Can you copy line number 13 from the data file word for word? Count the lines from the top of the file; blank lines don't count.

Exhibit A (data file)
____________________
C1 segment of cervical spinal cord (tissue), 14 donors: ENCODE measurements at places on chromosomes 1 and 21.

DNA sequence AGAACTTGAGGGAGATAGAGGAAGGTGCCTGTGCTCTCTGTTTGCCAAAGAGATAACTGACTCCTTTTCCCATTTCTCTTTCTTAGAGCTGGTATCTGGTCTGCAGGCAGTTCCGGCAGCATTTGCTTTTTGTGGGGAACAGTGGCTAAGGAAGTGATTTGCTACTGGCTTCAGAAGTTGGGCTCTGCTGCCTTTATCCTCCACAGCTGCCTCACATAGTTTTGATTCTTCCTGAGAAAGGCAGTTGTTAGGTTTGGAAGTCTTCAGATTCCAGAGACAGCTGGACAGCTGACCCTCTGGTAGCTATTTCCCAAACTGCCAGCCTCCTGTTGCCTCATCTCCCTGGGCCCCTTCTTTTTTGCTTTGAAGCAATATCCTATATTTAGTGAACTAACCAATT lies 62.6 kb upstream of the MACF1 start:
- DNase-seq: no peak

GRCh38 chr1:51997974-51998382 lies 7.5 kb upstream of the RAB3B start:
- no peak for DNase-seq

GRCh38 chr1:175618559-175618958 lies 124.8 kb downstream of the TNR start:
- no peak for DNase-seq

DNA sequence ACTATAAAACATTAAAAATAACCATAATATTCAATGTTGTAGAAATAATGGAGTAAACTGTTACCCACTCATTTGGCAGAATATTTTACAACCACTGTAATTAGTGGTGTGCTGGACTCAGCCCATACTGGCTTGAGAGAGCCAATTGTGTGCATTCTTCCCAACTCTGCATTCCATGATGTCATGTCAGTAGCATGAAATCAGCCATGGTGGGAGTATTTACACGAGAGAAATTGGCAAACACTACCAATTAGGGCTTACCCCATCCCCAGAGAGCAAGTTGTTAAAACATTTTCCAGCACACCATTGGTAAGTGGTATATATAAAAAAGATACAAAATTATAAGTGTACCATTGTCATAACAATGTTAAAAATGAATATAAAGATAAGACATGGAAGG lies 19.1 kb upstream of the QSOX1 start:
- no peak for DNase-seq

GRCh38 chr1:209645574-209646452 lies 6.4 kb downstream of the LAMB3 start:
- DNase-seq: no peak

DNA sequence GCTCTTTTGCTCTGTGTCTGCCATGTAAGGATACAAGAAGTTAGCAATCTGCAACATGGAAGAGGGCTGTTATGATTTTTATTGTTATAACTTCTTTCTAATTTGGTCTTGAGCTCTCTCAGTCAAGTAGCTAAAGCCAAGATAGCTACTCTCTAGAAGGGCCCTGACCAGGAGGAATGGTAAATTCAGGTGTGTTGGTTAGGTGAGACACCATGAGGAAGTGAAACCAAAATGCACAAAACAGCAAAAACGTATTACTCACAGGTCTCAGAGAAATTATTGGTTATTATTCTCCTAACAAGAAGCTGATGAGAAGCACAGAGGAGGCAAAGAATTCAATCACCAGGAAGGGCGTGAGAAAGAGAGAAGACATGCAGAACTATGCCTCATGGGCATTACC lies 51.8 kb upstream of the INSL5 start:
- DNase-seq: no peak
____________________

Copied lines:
- DNase-seq: no peak